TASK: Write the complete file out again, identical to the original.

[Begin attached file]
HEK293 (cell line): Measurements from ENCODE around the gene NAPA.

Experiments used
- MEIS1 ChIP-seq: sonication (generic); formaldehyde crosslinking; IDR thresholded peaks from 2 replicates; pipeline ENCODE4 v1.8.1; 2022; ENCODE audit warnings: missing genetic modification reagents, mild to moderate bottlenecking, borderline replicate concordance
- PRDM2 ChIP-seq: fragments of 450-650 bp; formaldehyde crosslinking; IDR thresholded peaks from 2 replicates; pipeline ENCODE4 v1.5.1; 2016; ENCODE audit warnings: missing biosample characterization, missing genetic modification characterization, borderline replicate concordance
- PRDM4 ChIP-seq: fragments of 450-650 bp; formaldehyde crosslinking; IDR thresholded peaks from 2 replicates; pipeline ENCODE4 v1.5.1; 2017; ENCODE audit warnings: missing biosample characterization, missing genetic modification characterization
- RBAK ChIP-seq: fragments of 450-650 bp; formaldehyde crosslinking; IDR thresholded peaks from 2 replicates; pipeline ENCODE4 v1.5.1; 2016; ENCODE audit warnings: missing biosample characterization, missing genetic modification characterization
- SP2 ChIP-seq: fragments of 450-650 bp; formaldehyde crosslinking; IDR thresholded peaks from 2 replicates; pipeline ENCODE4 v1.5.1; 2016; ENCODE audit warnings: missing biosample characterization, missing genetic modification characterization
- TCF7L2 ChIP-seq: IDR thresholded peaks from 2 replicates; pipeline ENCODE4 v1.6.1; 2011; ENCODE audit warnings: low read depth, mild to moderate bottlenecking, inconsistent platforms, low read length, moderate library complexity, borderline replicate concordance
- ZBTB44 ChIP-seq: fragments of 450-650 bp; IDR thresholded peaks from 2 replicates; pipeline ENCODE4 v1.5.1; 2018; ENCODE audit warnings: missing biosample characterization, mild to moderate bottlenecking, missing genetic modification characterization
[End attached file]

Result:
HEK293 (cell line): Measurements from ENCODE around the gene NAPA.

Experiments used
- MEIS1 ChIP-seq: sonication (generic); formaldehyde crosslinking; IDR thresholded peaks from 2 replicates; pipeline ENCODE4 v1.8.1; 2022; ENCODE audit warnings: missing genetic modification reagents, mild to moderate bottlenecking, borderline replicate concordance
- PRDM2 ChIP-seq: fragments of 450-650 bp; formaldehyde crosslinking; IDR thresholded peaks from 2 replicates; pipeline ENCODE4 v1.5.1; 2016; ENCODE audit warnings: missing biosample characterization, missing genetic modification characterization, borderline replicate concordance
- PRDM4 ChIP-seq: fragments of 450-650 bp; formaldehyde crosslinking; IDR thresholded peaks from 2 replicates; pipeline ENCODE4 v1.5.1; 2017; ENCODE audit warnings: missing biosample characterization, missing genetic modification characterization
- RBAK ChIP-seq: fragments of 450-650 bp; formaldehyde crosslinking; IDR thresholded peaks from 2 replicates; pipeline ENCODE4 v1.5.1; 2016; ENCODE audit warnings: missing biosample characterization, missing genetic modification characterization
- SP2 ChIP-seq: fragments of 450-650 bp; formaldehyde crosslinking; IDR thresholded peaks from 2 replicates; pipeline ENCODE4 v1.5.1; 2016; ENCODE audit warnings: missing biosample characterization, missing genetic modification characterization
- TCF7L2 ChIP-seq: IDR thresholded peaks from 2 replicates; pipeline ENCODE4 v1.6.1; 2011; ENCODE audit warnings: low read depth, mild to moderate bottlenecking, inconsistent platforms, low read length, moderate library complexity, borderline replicate concordance
- ZBTB44 ChIP-seq: fragments of 450-650 bp; IDR thresholded peaks from 2 replicates; pipeline ENCODE4 v1.5.1; 2018; ENCODE audit warnings: missing biosample characterization, mild to moderate bottlenecking, missing genetic modification characterization